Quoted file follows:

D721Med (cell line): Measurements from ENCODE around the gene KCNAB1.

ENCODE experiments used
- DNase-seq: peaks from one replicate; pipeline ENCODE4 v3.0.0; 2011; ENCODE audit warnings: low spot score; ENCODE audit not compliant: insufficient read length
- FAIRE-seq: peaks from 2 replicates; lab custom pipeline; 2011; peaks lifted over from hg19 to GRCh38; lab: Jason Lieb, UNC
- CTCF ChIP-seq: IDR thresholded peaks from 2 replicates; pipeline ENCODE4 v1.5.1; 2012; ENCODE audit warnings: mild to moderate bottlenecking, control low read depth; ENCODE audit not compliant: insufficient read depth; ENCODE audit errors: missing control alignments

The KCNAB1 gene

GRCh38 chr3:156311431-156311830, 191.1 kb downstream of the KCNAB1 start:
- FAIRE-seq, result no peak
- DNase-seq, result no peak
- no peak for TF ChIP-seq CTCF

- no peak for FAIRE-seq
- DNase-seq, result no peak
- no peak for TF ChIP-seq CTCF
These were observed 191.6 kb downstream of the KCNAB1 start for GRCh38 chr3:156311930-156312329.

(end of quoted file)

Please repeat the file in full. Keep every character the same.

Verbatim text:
D721Med (cell line): Measurements from ENCODE around the gene KCNAB1.

ENCODE experiments used
- DNase-seq: peaks from one replicate; pipeline ENCODE4 v3.0.0; 2011; ENCODE audit warnings: low spot score; ENCODE audit not compliant: insufficient read length
- FAIRE-seq: peaks from 2 replicates; lab custom pipeline; 2011; peaks lifted over from hg19 to GRCh38; lab: Jason Lieb, UNC
- CTCF ChIP-seq: IDR thresholded peaks from 2 replicates; pipeline ENCODE4 v1.5.1; 2012; ENCODE audit warnings: mild to moderate bottlenecking, control low read depth; ENCODE audit not compliant: insufficient read depth; ENCODE audit errors: missing control alignments

The KCNAB1 gene

GRCh38 chr3:156311431-156311830, 191.1 kb downstream of the KCNAB1 start:
- FAIRE-seq, result no peak
- DNase-seq, result no peak
- no peak for TF ChIP-seq CTCF

- no peak for FAIRE-seq
- DNase-seq, result no peak
- no peak for TF ChIP-seq CTCF
These were observed 191.6 kb downstream of the KCNAB1 start for GRCh38 chr3:156311930-156312329.